• 03:48 So we're at the other extreme we've multiple ways of doing everything and we give you choices and the toolkit helps you to make better choices and to actually do process improvement over time and more of a lean Kanban, Kaizen type of approach to process improvement.
  • 04:01 Shane: 04:01 So that's the big picture. That's what disciplined agile is, and it sounds like you're now currently addressing that overall organizational stuff, but what's new and what's happening with discipline agile. How's it being received? What's the adoption like?
  • 04:16 Scott: We're actually doing very well. We don't market at all for the most part, other than, you know, things like this.
  • 04:21 So we've been out marketed by pretty much everybody else, which is fine, but we've had phenomenal grassroots adoption. According to Gartner. We're now the number two framework toolkit out there. We do have this problem that we are still being lumped into these frameworks and to be fair, they've got their quadrants and they got to do what they got to do, but we're still being lumped in with that.
  • 04:39 According to the five-minute VersionOne survey, we're also number two, that's more of a popularity contest. I trust Gartner more than I trust the other stuff. But anyway, we're coming in number two and what's interesting is we have the highest, I can't remember the exact term for it, but it's basically, they've got a term for saying when people actually look at multiple options and think, and look for something that's fit for purpose, then we have the highest adoption rate amongst that category, which is good.
  • 05:07 Because what happens is our message is fundamentally context counts and because everybody's in a different situation because your organization is very different than somebody else's organization and your team is very different, , forget about the organization,  your team is very different.
  • 05:20 You need to have a way of working that is right for you. So how do you do that? The entire toolkit focuses on helping you to understand, instead of telling you what to do, we say, here's what you need to think about, here are your options, here are some good options.  I'm not saying we have all the options, but we're certainly saying we've got some pretty good ones and it's evolving all the time.
  • 05:39 And here are the trade-offs for those options. So now you can start making intelligent decisions around does this practice, does this strategy make sense for the decision that we face and it based on our skillset, based on the culture, based on what we're allowed to do and based on what we're capable of doing right now, what's the best way.
  • 05:55 Our message is one of start where you are,  we're not big fans of this burn the earth and start from scratch stuff because that's a very unpalatable and very risky thing to do, but instead, let's start where you are and then let's improve and let's get better. So do the best we can in the situation that you face and then improve from there.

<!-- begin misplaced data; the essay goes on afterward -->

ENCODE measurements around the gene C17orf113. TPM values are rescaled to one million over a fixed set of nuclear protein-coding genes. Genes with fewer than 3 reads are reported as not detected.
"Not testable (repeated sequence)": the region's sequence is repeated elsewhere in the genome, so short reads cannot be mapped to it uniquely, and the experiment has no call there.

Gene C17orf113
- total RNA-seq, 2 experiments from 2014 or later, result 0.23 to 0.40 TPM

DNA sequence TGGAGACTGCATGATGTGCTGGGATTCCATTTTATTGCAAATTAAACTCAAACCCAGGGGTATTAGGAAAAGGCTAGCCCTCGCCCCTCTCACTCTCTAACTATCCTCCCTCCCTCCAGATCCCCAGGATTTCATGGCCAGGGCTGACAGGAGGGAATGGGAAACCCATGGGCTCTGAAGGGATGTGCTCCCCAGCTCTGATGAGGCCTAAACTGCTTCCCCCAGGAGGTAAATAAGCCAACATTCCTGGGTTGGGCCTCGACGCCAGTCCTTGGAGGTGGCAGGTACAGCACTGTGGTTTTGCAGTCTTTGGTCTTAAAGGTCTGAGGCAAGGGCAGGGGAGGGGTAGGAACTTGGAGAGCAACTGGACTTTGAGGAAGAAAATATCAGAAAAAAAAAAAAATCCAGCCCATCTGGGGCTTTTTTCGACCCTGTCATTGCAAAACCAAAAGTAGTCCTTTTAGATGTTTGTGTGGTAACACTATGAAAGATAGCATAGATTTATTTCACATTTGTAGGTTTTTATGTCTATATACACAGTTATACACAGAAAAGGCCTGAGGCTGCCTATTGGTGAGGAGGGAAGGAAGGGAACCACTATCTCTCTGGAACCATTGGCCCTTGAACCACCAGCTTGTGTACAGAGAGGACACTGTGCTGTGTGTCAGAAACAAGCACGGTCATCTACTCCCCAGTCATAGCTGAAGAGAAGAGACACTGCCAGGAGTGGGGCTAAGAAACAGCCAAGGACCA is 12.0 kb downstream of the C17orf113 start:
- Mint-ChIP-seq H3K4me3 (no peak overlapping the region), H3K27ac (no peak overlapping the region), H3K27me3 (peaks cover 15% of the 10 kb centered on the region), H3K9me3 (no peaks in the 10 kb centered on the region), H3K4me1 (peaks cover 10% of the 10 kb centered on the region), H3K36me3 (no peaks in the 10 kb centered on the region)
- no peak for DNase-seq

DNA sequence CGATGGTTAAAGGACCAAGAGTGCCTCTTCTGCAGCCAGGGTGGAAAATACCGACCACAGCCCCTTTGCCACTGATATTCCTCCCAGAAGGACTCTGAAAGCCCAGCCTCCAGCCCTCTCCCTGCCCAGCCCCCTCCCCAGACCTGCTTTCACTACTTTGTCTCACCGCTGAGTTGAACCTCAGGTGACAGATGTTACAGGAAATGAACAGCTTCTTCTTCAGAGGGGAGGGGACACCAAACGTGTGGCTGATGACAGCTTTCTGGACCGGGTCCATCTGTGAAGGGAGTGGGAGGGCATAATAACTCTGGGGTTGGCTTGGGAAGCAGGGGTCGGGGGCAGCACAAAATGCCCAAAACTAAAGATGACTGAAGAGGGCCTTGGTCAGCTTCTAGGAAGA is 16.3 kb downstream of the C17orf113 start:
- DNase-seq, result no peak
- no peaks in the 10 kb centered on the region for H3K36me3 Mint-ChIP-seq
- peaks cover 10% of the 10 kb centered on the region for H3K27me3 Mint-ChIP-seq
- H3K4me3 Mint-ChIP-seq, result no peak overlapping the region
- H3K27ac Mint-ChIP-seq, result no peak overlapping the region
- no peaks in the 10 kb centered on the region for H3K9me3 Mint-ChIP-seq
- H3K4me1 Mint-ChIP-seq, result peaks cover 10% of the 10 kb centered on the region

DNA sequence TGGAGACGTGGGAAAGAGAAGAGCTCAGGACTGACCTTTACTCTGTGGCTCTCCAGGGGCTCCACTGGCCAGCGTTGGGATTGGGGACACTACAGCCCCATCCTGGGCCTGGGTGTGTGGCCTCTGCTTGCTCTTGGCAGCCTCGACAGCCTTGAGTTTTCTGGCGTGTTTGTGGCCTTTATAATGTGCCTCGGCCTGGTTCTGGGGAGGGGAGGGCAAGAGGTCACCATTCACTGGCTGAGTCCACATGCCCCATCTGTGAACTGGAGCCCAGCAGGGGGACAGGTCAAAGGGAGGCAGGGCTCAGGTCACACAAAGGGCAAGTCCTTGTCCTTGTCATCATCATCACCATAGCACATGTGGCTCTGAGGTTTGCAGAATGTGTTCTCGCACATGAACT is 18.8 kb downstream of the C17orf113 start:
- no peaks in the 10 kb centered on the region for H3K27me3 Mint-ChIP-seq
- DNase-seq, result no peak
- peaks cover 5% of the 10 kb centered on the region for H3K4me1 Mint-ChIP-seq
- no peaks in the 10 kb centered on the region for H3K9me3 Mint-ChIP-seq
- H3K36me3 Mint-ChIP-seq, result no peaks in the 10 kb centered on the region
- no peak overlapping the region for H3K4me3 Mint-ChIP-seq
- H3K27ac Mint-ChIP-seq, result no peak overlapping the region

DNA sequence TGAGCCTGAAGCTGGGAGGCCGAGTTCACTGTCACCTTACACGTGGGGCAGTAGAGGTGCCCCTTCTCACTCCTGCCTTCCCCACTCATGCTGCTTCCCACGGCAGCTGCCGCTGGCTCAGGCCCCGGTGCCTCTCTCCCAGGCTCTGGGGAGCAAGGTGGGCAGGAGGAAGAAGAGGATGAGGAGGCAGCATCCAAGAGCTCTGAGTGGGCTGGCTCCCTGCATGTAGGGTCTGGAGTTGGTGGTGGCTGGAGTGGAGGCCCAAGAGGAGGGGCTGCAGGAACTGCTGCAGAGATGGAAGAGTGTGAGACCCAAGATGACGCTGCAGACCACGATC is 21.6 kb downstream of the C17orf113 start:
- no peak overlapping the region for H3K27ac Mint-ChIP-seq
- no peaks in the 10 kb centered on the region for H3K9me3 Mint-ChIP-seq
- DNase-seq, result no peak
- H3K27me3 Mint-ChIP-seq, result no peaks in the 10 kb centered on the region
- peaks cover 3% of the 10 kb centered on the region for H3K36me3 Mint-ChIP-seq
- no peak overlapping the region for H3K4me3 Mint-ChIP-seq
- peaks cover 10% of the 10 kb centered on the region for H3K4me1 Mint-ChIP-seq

• 06:13 Always try to learn, always try to get better.
  • 06:15 Some of the new stuff that we've been doing of late in the DA space is something called guided continuous improvement, and this is what's captured in our new book Choose your WOW, where the basic message is around how do you do process improvement? A Kaizen manner in small changes.
  • 06:30 And the message in the agile community for years has been teams and organizations should own their process.  You should own your own process and you should do whatever you need to do, and then improve and learn and all that sort of stuff and the smarter teams should be doing this inspect and adapt, PDCA, PDSA, whichever terminology you like:  we should try something, see if it works for us, adopt the stuff that works well, abandon the stuff that doesn't work so well, and if you're polite, you share with others because why wouldn't you do that? And then, , rinse and repeat.
  • 06:57 Wonderful ideas. The problem, in reality, is that people don't process experts. So telling people to own your own process when you don't even know what's for sale, not very useful.
  • 07:07 Earlier today I was with an organization giving the intro to agile stuff and it was wonderful and sort of sharing some basic concepts from the agile world that have been around for a long time and had some very weird conversations around, "people are actually doing this? This is so weird. How could this possibly work? And it sounds so much riskier. And what do you mean you were not planning for a year in advance? "and, classic conversations ...
  • 07:30 Shane: We are in Washington, DC.
  • 07:32 Scott: We are in Washington, DC so, it is what it is.
  • 07:35 We're working through all this, and then I get into the PDSA stuff and the guided continuous improvement. And then finally, how do you actually improve this? So I share some stats from Don Riefer about, here's the actual effectiveness and practice of all these methods and frameworks and all these prescriptive things, and the reality and the marketing are very different.  Yes, people are getting some benefit from Scrum and yes, we're getting some benefit from SAFe, but nowhere near what gets promised and nowhere near what you would actually want. So we're still getting benefits from it. So that's okay. But you hit the limit as Ivar Jacobsen likes to talk about you're in method prison.
  • 08:05 So you hit the limit of whatever problem Scrum solves, whatever problem SAFe solves for you. Once you solve it, you hit this limit and then suddenly you've got to figure it out. So how do you figure it on your own when you're not a process expert?